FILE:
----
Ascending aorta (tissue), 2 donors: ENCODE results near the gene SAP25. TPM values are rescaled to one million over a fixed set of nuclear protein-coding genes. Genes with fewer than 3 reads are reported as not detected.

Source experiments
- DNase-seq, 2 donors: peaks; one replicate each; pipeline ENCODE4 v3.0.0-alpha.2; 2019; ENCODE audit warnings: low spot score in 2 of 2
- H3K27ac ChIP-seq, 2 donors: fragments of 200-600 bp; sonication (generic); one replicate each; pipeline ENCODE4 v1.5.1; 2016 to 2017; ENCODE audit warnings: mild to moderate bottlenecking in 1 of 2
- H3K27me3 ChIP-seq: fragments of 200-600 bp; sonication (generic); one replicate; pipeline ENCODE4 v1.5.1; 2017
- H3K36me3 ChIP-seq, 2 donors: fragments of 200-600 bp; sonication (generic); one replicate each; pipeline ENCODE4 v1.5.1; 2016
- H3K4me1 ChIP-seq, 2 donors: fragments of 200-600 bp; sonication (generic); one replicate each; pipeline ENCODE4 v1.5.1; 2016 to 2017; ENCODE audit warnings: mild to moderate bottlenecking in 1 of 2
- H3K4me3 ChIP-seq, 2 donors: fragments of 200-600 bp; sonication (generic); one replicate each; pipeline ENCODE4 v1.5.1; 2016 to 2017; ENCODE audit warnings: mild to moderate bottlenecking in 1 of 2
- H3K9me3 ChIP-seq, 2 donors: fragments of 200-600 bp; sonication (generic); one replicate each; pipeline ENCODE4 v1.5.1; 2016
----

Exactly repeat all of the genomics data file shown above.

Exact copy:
Ascending aorta (tissue), 2 donors: ENCODE results near the gene SAP25. TPM values are rescaled to one million over a fixed set of nuclear protein-coding genes. Genes with fewer than 3 reads are reported as not detected.

Source experiments
- DNase-seq, 2 donors: peaks; one replicate each; pipeline ENCODE4 v3.0.0-alpha.2; 2019; ENCODE audit warnings: low spot score in 2 of 2
- H3K27ac ChIP-seq, 2 donors: fragments of 200-600 bp; sonication (generic); one replicate each; pipeline ENCODE4 v1.5.1; 2016 to 2017; ENCODE audit warnings: mild to moderate bottlenecking in 1 of 2
- H3K27me3 ChIP-seq: fragments of 200-600 bp; sonication (generic); one replicate; pipeline ENCODE4 v1.5.1; 2017
- H3K36me3 ChIP-seq, 2 donors: fragments of 200-600 bp; sonication (generic); one replicate each; pipeline ENCODE4 v1.5.1; 2016
- H3K4me1 ChIP-seq, 2 donors: fragments of 200-600 bp; sonication (generic); one replicate each; pipeline ENCODE4 v1.5.1; 2016 to 2017; ENCODE audit warnings: mild to moderate bottlenecking in 1 of 2
- H3K4me3 ChIP-seq, 2 donors: fragments of 200-600 bp; sonication (generic); one replicate each; pipeline ENCODE4 v1.5.1; 2016 to 2017; ENCODE audit warnings: mild to moderate bottlenecking in 1 of 2
- H3K9me3 ChIP-seq, 2 donors: fragments of 200-600 bp; sonication (generic); one replicate each; pipeline ENCODE4 v1.5.1; 2016